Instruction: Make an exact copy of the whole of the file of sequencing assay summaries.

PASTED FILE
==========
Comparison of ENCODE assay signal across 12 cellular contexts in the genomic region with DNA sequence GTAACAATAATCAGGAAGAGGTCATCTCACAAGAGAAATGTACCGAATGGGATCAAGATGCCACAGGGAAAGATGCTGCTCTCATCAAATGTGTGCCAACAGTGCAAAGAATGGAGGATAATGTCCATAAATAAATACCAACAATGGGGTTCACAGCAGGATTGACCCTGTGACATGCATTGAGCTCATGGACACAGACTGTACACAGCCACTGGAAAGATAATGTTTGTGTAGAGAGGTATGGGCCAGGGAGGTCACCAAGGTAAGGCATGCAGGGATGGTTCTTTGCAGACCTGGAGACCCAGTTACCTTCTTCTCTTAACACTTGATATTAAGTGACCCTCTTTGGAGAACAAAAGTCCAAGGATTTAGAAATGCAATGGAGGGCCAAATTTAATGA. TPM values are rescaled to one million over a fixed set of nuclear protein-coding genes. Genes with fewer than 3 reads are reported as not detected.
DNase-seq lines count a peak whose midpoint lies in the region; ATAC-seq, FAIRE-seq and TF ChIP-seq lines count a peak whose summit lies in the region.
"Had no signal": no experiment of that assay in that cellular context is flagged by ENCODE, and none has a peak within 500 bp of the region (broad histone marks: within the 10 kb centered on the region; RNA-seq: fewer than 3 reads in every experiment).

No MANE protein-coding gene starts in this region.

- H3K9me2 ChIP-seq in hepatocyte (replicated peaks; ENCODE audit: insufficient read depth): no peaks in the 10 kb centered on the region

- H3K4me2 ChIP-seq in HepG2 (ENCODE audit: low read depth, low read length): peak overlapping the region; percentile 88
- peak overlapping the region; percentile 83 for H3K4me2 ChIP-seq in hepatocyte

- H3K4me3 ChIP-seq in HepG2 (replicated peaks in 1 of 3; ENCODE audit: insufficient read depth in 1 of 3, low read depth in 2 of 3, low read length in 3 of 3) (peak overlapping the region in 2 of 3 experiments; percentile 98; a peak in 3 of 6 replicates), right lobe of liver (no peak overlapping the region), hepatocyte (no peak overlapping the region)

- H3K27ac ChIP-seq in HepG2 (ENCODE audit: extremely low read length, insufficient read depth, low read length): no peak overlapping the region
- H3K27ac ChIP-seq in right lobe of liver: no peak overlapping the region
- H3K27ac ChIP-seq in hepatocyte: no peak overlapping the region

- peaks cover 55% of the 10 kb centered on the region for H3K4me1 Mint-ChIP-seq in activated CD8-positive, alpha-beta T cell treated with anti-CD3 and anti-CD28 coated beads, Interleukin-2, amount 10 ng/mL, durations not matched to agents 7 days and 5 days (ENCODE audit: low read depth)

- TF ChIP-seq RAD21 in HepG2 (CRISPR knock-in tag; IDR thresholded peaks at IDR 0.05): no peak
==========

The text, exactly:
Comparison of ENCODE assay signal across 12 cellular contexts in the genomic region with DNA sequence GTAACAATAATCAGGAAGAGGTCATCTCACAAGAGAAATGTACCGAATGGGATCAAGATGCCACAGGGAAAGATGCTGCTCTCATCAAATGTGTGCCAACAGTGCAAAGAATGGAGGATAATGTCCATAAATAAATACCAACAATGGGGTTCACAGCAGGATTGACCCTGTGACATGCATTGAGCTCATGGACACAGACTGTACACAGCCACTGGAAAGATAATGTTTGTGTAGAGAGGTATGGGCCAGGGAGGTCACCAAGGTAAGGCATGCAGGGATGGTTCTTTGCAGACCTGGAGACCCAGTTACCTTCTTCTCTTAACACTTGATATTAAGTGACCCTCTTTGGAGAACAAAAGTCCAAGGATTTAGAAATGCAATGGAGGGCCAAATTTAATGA. TPM values are rescaled to one million over a fixed set of nuclear protein-coding genes. Genes with fewer than 3 reads are reported as not detected.
DNase-seq lines count a peak whose midpoint lies in the region; ATAC-seq, FAIRE-seq and TF ChIP-seq lines count a peak whose summit lies in the region.
"Had no signal": no experiment of that assay in that cellular context is flagged by ENCODE, and none has a peak within 500 bp of the region (broad histone marks: within the 10 kb centered on the region; RNA-seq: fewer than 3 reads in every experiment).

No MANE protein-coding gene starts in this region.

- H3K9me2 ChIP-seq in hepatocyte (replicated peaks; ENCODE audit: insufficient read depth): no peaks in the 10 kb centered on the region

- H3K4me2 ChIP-seq in HepG2 (ENCODE audit: low read depth, low read length): peak overlapping the region; percentile 88
- peak overlapping the region; percentile 83 for H3K4me2 ChIP-seq in hepatocyte

- H3K4me3 ChIP-seq in HepG2 (replicated peaks in 1 of 3; ENCODE audit: insufficient read depth in 1 of 3, low read depth in 2 of 3, low read length in 3 of 3) (peak overlapping the region in 2 of 3 experiments; percentile 98; a peak in 3 of 6 replicates), right lobe of liver (no peak overlapping the region), hepatocyte (no peak overlapping the region)

- H3K27ac ChIP-seq in HepG2 (ENCODE audit: extremely low read length, insufficient read depth, low read length): no peak overlapping the region
- H3K27ac ChIP-seq in right lobe of liver: no peak overlapping the region
- H3K27ac ChIP-seq in hepatocyte: no peak overlapping the region

- peaks cover 55% of the 10 kb centered on the region for H3K4me1 Mint-ChIP-seq in activated CD8-positive, alpha-beta T cell treated with anti-CD3 and anti-CD28 coated beads, Interleukin-2, amount 10 ng/mL, durations not matched to agents 7 days and 5 days (ENCODE audit: low read depth)

- TF ChIP-seq RAD21 in HepG2 (CRISPR knock-in tag; IDR thresholded peaks at IDR 0.05): no peak